A client-side console implemented in the DOM
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#intercom ###A console for the web

Intercom is a JavaScript-based console I/O system designed for easy extension using a module system.

Live Demo


  1. Installation
  2. Creating Modules
  3. API

##1. Installation Installing a setup of intercom is as simple as dropping the project files into your folder of choice. To add a module to your installation, use the include() function.


Or use an html script src directly:

<script type='text/javascript' src='module_name.js'></script>

##2. Creating Modules An intercom module is a standardized JavaScript file which is included into the main file with a JS inclusion tag. Creating a module is as simple as creating a new file.

This quick tutorial will create a "Hello World" module. First, create your file, call it hello.js. The first bit of code we need to do is have the module identify itself to intercom. We do this with:


This will be picked up by intercom on page load and will cause intercom to add 'hello' to the list of installed plugins.

We can then add the module's parser to the parser list with:


This will add hello's hook parser to the parser list for intercom. A parser is simply a function which intercom will pass the user's input to in order to take action on it.

So now we need to actually make the module do something. We do this by defining the parser function:

function hello_hook(input) {
  if (checkCommand(input, "hello")) {
    output("Hello World!");

We now have a working module! A boring one, but thats better than nothing! Now if you visit your index.html and type the hello command, you'll see your handiwork output back to you. quitParse(); is used to tell intercom to stop looking for more matches to the input once your code has run.

Let's add a flag to our module's call. Using intercom's flag functionality is pretty simple. We use one function to generate a flags object followed by another function call to check the flags. Let's alter our hook parser function to take a -greeting flag which lets the user set the greeting:

function hello_hook(input) {
  if (checkCommand(input, "hello")) {
    hello_flags = extractFlags(input);
    if (hasFlag(hello_flags, "greeting")) {
      output(flagValue(hello_flags, "greeting"));
    } else {
      output("Hello World!");

So now we can call hello -greeting=Wassap and get a whole new greeting.

NOTE: Strings with more than one word cannot currently be flag values.

Finally, let's cause our hook function to redirect intercom's input to a custom parser. Again, we will update our hook function:

function hello_hook(input) {
  if (checkCommand(input, "hello")) {
    hello_flags = extractFlags(input);
    if (hasFlag(hello_flags, "greeting")) {
      output(flagValue(hello_flags, "greeting"));
    } else if (hasFlag(hello_flags, "parse")) {
    } else {
      output("Hello World!");

Now, when the flag -parse is set, we are changing the input stream from the main input stream to a custom parser. Here we can define the parser to simply output anything which the user types:

function hello_parser(input) {
  if (input == "quit") {

We now have a custom input parser with a quit command. Try it out now! Run hello -parse in your intercom setup and feel the magic.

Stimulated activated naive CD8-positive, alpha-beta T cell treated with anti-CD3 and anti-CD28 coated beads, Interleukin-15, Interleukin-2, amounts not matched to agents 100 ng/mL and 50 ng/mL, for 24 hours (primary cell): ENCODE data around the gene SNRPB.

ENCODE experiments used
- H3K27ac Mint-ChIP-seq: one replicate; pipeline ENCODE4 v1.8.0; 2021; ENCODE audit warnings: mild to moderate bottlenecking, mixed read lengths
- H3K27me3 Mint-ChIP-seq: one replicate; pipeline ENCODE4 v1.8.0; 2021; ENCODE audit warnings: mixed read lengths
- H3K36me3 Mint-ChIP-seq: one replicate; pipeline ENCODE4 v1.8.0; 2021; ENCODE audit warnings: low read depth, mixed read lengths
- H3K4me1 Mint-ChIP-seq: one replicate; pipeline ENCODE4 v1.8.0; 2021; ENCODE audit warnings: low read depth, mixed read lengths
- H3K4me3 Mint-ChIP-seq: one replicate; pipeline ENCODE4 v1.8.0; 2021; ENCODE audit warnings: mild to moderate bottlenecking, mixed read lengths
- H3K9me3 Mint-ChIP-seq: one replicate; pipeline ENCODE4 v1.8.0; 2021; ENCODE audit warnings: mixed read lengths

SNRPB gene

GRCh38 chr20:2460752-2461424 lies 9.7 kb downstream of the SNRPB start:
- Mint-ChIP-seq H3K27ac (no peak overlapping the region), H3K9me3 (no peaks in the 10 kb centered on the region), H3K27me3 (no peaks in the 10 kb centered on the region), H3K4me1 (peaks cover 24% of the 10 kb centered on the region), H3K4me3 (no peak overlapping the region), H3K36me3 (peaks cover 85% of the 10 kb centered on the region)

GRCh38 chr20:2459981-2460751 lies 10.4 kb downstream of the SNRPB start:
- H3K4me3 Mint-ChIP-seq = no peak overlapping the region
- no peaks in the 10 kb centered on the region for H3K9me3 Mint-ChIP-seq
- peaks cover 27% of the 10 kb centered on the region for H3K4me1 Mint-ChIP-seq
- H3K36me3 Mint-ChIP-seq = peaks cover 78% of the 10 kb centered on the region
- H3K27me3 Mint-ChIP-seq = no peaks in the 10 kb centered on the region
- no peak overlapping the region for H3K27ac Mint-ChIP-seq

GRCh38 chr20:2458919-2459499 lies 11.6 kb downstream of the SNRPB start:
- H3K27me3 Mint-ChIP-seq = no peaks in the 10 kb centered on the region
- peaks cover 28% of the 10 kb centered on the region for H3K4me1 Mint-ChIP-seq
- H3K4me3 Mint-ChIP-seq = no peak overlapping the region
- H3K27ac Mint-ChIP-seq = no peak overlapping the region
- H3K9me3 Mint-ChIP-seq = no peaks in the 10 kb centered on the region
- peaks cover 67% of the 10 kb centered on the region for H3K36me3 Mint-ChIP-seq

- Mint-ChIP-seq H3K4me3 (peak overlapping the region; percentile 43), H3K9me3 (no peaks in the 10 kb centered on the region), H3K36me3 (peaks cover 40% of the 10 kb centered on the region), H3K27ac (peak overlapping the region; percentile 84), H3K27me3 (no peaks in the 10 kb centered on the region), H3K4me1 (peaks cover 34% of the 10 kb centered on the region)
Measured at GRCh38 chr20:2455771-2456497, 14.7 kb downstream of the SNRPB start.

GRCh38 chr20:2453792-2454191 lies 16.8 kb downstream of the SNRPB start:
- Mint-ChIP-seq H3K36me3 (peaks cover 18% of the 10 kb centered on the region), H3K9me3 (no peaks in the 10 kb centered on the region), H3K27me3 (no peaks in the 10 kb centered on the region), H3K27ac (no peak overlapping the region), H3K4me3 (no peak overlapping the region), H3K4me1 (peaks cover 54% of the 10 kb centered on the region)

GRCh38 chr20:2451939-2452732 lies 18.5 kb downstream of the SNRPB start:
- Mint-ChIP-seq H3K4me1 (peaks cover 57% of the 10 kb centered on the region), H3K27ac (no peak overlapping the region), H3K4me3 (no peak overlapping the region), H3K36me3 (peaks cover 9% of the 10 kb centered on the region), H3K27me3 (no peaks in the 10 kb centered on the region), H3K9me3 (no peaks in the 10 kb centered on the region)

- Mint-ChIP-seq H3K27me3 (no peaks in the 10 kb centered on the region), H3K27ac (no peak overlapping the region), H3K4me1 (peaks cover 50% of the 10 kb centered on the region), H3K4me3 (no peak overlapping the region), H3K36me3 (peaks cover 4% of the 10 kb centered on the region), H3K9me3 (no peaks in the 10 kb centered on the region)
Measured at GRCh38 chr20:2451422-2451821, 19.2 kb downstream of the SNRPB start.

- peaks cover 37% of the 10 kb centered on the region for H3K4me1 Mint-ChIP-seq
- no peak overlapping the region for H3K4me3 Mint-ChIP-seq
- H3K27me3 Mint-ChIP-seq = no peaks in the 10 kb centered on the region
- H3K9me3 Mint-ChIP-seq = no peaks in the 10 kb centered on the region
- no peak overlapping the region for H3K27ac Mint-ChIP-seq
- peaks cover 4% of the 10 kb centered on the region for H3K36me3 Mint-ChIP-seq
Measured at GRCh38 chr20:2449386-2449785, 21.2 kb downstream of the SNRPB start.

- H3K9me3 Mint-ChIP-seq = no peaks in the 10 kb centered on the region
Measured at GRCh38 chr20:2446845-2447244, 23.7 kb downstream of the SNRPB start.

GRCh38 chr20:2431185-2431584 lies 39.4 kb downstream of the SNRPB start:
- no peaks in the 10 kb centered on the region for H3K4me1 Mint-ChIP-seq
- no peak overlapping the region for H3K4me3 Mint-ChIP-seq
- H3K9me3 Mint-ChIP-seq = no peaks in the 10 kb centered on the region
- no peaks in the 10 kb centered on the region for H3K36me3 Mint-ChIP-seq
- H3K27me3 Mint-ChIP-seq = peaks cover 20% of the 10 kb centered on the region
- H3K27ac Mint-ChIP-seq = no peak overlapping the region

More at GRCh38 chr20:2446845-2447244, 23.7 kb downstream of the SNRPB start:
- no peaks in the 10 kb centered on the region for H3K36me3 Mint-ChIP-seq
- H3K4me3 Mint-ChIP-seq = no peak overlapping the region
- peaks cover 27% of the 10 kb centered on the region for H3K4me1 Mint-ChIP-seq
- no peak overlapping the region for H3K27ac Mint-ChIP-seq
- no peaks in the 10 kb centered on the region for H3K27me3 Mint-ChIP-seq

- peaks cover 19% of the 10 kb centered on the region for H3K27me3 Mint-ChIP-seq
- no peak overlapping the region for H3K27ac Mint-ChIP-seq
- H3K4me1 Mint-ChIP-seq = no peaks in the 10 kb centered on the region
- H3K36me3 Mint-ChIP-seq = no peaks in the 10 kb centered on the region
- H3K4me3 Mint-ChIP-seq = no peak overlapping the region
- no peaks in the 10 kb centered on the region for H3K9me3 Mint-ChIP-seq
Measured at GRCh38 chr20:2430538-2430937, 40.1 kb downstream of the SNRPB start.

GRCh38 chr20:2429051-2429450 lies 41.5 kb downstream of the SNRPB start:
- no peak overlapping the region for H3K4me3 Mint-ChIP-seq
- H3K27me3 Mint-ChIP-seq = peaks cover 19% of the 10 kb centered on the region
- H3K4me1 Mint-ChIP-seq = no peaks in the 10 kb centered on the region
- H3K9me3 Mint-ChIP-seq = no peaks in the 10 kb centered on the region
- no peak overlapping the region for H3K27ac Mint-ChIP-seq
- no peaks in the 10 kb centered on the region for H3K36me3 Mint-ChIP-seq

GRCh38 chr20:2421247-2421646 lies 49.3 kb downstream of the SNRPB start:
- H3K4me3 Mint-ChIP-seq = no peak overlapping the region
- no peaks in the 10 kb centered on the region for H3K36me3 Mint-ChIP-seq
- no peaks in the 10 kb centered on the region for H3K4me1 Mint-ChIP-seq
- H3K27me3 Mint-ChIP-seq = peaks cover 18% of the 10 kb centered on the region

That's all there is to it! Using the tools in the API for intercom, you can create online programs and modules which you can quickly run from your intercom console.

##3. API


Identifies a module to intercom to be added to the list of installed modules.


Adds a parser function to the main intercom parser. Used primarily to add _hook functions which pick up on user input to start a program/module.


Clears the output on the screen.


Serves as a null parser. Set the input stream to none in order to ignore all input.

output(text [, style, arrow])

Outputs text to the console. Optional params: style - CSS style to apply to the text to be printed; arrow - boolean, if true, display the arrow. Defualt is false


Used to quit the parsing system after a match is made.


Switches the input stream to a different parser.


Set the input stream back to the main parser.

outputPostCall(url, params)

Does a post call to url with the given params array, outputs the return data.

returnPostCall(url, params)

Does a post call to url with the given params array, returns the return data.


Extracts the user defined flags in a given line of input. Returns an associative array of flag=value, where value is true if the flag is a boolean on/off.

hasFlag(flags, find)

Given a flags object (see: extractFlags) and a flag, returns true if the flag exists in the set of flags.


Returns the number of user defined flags.

flagValue(flags, key)

Returns the value of a user defined flag.

checkCommand(input, command)

Returns true if the input command matches the given command.


Returns an array of arguments from the given input.


Loads the given js file into the DOM


Runs the given command on intercom



This object is for module developers to use to write their module's help text. Create a new HelpText object with HelpText(), then use its four methods to modify your help text:

HelpText.addFlag(flag, description)

Adds a flag to the help text. Do not include the dash, just the flag, and a description of what it does.

HelpText.addCommand(command, description)

Adds a command to the help text.


Adds text to the end of the help text.


Sets the introduction text for the help text. Unlike the other methods, this will overwrite what has already been set as the intro text if you call it multiple times.